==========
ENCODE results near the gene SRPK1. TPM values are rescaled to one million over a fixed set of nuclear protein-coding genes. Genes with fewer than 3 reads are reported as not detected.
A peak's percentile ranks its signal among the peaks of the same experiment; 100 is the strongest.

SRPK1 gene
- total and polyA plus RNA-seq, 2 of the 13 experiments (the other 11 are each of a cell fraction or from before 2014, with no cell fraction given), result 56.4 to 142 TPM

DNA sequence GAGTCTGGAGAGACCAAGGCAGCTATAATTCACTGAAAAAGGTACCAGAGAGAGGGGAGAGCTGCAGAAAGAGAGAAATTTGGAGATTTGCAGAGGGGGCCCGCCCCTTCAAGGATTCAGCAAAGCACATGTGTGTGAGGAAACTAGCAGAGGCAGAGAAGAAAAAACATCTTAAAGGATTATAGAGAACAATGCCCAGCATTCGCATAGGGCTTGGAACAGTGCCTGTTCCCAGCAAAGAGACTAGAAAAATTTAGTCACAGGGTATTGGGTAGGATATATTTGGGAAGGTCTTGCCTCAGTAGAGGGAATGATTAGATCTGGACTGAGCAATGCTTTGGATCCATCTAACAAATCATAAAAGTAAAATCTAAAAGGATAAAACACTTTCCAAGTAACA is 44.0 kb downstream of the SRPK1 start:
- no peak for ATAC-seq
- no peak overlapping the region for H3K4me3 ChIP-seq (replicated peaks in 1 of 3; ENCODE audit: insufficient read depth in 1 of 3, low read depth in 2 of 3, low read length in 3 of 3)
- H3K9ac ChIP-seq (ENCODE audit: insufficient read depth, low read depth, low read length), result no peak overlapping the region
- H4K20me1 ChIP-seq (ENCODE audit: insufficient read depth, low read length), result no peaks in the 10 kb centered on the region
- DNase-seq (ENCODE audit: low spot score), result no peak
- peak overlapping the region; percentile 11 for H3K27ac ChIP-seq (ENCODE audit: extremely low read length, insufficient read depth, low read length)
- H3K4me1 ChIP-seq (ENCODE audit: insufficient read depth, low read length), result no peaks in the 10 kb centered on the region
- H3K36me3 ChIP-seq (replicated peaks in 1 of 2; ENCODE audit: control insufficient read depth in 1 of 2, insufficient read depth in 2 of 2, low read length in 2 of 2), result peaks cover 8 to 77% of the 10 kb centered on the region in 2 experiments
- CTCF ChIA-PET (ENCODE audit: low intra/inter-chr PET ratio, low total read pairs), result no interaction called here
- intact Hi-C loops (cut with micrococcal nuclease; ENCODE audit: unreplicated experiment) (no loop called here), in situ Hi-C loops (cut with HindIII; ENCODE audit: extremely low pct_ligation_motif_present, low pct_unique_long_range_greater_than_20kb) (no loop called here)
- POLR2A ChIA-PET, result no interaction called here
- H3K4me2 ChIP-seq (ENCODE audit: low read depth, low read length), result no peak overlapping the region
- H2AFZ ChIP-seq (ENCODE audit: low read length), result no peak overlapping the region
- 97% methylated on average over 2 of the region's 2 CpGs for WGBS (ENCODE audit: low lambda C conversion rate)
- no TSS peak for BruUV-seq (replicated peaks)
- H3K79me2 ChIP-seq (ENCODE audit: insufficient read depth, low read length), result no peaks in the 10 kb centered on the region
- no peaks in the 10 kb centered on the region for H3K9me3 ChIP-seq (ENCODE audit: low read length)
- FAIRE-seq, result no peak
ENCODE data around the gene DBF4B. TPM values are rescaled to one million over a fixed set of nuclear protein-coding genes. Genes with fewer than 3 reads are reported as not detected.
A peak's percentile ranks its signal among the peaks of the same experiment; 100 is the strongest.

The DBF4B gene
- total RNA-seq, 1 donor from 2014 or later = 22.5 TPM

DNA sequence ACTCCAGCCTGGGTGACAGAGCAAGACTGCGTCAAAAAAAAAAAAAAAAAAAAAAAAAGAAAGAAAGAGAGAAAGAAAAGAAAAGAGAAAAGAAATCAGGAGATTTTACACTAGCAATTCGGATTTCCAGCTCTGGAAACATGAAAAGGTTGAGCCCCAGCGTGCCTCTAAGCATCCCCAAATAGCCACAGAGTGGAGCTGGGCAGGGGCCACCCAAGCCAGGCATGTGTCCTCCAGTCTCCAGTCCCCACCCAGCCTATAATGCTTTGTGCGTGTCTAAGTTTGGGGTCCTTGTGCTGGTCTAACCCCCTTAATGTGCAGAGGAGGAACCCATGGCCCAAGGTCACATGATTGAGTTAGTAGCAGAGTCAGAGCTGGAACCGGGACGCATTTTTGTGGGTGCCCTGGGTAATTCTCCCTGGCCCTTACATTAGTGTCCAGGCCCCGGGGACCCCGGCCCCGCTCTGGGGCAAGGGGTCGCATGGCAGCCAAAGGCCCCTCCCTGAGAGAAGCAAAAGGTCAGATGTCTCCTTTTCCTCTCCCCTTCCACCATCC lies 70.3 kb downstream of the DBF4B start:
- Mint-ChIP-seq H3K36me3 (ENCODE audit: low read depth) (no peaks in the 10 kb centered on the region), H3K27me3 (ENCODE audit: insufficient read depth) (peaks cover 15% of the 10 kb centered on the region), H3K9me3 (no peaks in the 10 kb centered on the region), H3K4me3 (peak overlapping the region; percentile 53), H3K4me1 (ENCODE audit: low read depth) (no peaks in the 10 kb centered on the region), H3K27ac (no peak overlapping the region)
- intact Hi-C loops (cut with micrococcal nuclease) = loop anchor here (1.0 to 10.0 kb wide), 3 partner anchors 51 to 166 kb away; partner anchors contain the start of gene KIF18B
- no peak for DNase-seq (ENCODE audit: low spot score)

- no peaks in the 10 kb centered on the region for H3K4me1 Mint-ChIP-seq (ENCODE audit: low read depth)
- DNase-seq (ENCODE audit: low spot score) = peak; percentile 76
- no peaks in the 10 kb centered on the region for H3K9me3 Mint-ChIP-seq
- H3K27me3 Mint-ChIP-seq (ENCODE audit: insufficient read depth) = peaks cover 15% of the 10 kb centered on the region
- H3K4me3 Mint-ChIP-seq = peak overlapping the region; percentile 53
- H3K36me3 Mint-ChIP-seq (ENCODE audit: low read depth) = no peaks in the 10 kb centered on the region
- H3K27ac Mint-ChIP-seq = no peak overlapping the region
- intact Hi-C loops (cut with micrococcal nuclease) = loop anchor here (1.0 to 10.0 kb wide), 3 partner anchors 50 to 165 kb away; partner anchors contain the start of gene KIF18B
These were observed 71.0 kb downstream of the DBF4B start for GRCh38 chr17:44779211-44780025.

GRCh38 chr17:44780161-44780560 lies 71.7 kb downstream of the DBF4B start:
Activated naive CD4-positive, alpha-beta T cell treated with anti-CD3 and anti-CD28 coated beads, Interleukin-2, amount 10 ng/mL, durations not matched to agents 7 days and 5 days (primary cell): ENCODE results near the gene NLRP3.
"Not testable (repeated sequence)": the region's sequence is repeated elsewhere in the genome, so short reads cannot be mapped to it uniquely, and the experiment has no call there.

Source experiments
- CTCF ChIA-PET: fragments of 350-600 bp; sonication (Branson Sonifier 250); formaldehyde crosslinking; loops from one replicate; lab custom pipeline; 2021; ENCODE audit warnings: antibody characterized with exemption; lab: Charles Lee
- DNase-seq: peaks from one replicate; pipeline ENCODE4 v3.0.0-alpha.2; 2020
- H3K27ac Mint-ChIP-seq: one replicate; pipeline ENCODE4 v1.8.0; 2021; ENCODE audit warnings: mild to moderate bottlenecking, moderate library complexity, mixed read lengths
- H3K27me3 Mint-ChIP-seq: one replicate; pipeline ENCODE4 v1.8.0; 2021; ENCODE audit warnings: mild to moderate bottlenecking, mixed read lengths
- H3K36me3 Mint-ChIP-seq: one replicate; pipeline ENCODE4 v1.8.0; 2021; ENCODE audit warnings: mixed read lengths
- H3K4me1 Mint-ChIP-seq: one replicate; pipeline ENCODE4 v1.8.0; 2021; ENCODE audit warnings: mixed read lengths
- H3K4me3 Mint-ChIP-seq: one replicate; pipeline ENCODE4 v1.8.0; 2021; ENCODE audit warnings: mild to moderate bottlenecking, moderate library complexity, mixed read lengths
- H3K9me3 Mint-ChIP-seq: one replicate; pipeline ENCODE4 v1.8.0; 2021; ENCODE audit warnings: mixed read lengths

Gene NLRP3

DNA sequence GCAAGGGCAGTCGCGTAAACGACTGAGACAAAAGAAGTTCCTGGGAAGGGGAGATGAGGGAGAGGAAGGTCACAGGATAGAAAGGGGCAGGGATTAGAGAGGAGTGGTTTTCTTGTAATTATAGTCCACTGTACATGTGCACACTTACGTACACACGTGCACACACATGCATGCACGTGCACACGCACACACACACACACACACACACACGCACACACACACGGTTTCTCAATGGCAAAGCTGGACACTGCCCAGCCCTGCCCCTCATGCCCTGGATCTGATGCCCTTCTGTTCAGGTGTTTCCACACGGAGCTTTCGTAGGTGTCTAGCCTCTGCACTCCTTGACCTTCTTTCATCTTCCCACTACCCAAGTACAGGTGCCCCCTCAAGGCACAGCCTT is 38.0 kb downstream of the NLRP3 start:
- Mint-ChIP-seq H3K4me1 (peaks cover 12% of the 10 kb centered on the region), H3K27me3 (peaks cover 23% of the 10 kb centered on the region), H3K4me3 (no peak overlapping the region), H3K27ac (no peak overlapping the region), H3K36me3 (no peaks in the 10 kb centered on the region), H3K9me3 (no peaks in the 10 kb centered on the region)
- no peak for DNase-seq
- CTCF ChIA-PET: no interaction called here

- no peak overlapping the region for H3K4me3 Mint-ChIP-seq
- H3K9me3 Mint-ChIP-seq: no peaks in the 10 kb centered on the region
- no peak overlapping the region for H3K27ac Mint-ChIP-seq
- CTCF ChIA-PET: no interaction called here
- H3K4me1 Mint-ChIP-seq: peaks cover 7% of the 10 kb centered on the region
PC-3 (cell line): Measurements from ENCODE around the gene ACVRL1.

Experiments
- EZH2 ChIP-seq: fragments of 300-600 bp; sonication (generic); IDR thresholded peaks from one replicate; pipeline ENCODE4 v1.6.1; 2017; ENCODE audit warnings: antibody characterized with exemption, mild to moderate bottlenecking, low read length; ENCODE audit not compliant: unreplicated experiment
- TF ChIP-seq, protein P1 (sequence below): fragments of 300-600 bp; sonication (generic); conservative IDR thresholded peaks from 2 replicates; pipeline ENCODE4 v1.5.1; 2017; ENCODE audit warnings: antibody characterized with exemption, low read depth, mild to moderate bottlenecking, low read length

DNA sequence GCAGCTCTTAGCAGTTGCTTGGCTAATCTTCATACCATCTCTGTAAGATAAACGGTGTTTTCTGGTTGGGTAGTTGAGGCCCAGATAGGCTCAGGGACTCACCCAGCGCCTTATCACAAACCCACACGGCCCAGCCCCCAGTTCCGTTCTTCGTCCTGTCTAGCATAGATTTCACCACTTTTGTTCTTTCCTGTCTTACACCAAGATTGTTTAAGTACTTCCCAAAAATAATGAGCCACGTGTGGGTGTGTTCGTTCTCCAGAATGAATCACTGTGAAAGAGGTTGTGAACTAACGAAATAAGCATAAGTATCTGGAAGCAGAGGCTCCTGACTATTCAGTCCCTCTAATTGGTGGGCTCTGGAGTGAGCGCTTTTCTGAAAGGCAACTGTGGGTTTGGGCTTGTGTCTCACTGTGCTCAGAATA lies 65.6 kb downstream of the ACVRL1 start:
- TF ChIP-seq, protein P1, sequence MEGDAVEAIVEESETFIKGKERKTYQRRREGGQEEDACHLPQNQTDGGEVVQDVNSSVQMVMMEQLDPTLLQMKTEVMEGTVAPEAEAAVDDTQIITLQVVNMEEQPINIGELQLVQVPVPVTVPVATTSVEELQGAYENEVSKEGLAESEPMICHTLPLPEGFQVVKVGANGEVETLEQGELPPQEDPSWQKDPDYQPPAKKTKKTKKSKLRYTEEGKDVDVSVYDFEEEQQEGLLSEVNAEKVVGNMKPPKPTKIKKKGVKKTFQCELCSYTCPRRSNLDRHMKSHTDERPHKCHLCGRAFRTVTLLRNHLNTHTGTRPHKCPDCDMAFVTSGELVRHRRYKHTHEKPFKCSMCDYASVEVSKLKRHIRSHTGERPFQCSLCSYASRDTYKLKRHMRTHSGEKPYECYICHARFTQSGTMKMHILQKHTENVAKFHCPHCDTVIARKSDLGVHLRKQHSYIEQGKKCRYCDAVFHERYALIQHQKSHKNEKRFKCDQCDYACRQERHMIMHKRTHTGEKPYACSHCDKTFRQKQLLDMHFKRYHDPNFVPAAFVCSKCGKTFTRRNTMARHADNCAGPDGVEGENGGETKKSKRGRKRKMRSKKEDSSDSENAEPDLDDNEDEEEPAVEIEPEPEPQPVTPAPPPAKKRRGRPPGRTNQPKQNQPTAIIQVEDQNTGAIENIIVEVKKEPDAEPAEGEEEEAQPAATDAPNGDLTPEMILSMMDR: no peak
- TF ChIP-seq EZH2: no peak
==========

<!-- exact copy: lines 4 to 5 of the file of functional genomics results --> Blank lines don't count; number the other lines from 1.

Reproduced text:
- total and polyA plus RNA-seq, 2 of the 13 experiments (the other 11 are each of a cell fraction or from before 2014, with no cell fraction given), result 56.4 to 142 TPM

DNA sequence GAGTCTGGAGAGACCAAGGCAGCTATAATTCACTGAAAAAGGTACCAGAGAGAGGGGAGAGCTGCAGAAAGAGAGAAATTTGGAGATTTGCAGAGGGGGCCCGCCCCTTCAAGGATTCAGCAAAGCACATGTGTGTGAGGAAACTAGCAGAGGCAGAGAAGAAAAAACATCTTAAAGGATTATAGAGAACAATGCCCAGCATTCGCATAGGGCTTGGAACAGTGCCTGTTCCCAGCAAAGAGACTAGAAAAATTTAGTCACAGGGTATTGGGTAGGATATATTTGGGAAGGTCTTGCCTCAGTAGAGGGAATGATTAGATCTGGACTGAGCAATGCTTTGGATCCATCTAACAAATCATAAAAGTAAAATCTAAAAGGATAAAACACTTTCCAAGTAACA is 44.0 kb downstream of the SRPK1 start: